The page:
Elizabeth Rosner: I think that there is something stunningly immature about believing that words do no harm. I still hear the sound of that childhood chant: “Sticks and stones may break my bones, but words can never hurt me.” I find this notion simply untrue, or at best, a form of wishful thinking. “It’s only locker room talk.” “I was only joking.” To me, these are transparently dishonest defenses, and need to be called out as such. I think that it’s naïve and dangerous to treat words casually.
Because, increasingly, we can all see unmistakable evidence of the connection between violence and rhetoric — not metaphoric but actual violence. In periods of war, for example, we know that the use of words and phrases to dehumanize the so-called enemy (vermin, cockroaches, yellow menace, redskins, to name just a few) enables soldiers to kill without remorse. In everyday life, we see how words can weaponize evil, because you can aim a gun so much more easily at a target when you have been told — through words and imagery and generations of belief systems — that those lives matter so much less than your own.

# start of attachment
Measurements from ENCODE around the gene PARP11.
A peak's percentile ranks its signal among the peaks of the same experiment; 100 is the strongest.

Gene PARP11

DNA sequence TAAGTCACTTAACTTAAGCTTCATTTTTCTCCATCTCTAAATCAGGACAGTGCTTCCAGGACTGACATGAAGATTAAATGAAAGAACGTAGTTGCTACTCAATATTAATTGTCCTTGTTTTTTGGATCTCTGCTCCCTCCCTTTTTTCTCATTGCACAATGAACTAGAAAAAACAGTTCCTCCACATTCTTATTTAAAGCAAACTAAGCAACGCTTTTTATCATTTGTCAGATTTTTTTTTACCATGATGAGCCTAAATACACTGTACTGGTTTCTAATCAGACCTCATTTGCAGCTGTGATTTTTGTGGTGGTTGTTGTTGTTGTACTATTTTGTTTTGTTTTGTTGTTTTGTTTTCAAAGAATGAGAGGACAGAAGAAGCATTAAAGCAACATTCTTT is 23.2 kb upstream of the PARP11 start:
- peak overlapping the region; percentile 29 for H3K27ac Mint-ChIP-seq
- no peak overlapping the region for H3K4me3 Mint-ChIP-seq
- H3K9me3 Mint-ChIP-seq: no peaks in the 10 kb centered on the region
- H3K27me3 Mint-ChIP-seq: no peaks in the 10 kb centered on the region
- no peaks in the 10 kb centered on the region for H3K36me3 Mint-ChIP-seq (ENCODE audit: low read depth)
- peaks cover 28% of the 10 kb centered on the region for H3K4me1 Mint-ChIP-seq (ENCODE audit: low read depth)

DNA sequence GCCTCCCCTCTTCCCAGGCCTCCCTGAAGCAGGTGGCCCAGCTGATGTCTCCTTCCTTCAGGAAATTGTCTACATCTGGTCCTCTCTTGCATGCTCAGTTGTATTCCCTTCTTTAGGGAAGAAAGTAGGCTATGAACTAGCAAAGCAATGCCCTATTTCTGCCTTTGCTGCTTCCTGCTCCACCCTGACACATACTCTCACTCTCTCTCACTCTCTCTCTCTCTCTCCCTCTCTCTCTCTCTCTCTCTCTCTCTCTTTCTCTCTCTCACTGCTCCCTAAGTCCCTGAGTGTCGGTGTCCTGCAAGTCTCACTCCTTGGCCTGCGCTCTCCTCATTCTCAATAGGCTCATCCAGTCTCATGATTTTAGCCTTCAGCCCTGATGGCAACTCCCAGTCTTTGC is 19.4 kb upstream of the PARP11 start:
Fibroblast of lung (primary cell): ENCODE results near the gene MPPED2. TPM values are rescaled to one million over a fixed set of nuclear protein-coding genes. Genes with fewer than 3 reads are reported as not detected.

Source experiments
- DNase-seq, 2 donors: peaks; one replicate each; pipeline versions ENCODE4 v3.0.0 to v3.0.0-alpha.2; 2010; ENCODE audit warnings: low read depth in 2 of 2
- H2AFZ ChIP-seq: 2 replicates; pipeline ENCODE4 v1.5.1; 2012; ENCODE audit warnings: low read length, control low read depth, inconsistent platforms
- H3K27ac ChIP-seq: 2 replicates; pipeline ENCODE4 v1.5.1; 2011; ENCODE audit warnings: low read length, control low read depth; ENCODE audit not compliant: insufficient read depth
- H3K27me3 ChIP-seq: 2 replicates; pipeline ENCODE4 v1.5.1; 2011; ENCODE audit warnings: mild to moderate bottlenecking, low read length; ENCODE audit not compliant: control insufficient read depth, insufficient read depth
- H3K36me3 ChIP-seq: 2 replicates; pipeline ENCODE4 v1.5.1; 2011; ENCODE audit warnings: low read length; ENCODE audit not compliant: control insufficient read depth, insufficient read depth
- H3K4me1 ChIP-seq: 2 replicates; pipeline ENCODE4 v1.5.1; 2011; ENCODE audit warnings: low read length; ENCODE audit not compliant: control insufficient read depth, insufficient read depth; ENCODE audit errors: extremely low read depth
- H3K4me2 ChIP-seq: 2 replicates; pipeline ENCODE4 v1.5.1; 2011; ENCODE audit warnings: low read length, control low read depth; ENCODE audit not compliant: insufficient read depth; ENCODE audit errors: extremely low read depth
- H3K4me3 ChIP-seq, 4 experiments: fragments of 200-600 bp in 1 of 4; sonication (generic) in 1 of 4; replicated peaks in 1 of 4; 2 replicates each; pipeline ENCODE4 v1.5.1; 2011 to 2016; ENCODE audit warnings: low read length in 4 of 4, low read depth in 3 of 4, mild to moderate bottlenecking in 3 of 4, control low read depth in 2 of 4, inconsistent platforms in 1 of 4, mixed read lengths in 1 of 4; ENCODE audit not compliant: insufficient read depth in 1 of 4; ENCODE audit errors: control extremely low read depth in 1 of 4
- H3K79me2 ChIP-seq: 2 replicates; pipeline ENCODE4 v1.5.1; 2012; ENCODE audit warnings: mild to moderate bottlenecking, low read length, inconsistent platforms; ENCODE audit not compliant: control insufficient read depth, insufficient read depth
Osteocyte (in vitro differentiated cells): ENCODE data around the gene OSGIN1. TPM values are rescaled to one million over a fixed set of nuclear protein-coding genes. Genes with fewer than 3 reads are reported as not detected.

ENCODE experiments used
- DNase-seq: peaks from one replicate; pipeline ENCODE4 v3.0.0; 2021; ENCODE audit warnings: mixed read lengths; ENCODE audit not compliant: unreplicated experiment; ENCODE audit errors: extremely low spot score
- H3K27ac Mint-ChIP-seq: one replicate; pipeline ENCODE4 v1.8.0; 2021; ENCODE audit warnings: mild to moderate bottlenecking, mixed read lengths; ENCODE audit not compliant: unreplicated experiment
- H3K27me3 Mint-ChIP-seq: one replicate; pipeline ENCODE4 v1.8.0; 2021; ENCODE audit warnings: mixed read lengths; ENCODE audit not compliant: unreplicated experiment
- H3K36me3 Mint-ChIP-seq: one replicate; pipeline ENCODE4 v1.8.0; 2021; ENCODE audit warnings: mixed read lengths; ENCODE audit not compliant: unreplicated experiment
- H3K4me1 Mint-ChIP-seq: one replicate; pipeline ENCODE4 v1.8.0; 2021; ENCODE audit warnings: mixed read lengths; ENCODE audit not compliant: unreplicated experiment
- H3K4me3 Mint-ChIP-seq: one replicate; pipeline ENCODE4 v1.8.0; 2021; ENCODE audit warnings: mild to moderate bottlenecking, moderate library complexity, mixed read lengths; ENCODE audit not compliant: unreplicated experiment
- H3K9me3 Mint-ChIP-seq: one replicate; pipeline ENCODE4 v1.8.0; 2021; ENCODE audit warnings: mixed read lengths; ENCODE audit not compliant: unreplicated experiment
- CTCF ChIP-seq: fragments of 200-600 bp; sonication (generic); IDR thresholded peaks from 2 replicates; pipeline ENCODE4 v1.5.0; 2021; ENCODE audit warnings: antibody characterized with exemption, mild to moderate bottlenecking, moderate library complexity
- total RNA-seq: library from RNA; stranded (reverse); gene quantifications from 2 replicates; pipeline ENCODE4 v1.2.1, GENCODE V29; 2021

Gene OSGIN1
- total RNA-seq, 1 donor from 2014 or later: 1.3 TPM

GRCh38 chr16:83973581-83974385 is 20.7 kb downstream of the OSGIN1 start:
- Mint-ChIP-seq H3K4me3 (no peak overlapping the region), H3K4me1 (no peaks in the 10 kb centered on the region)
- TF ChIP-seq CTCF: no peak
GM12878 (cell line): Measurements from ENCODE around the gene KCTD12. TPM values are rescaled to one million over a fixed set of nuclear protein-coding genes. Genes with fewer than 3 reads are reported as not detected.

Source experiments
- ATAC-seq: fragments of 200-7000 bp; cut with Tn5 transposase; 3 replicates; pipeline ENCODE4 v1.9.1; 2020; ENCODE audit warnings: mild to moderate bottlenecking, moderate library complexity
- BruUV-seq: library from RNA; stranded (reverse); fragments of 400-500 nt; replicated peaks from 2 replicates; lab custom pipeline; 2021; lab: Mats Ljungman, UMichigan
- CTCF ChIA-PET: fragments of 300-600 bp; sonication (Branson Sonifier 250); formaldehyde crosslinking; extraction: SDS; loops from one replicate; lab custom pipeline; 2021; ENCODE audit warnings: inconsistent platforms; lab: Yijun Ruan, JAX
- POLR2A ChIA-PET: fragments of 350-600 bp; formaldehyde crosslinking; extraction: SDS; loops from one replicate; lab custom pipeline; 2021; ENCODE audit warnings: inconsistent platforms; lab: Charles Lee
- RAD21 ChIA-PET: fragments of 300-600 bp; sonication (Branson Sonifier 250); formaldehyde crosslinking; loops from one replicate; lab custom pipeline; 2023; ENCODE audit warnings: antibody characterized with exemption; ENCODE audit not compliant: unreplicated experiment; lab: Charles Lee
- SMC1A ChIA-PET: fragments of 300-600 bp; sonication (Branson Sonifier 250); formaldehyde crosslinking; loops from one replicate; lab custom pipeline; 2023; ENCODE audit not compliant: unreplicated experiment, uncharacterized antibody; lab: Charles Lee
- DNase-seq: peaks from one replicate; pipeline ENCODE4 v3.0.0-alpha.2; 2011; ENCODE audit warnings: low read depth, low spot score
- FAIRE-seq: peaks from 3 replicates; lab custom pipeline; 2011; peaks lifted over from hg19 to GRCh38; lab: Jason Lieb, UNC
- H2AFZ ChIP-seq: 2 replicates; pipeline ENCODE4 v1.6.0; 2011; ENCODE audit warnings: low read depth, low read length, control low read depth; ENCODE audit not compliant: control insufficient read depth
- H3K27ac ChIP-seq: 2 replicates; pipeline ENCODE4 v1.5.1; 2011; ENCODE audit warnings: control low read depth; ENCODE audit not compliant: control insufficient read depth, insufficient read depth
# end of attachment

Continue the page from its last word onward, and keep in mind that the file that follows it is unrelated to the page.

Aside from literal violence, though, we can see how even the subtle (not subtle) distinction between calling people refugees versus calling them immigrants can create a huge empathy gap. We can feel so much more detached and unaffected merely by way of how we name others, and how we name ourselves. I should add that I’m not referring to arguments about “politically correct speech.” I’m talking about sensitivity and respect and dignity and awareness. Not just because words can “whitewash” atrocities and turn them into “mistakes.” Not just because words can erase facts and turn them into “opinions.” We can all try harder to use words carefully whenever possible, to be willing to notice when we have used words unconsciously. We have the capacity then to recognize harm we have (even inadvertently) caused. Which also leads me to acknowledge that words of apology are complicated too.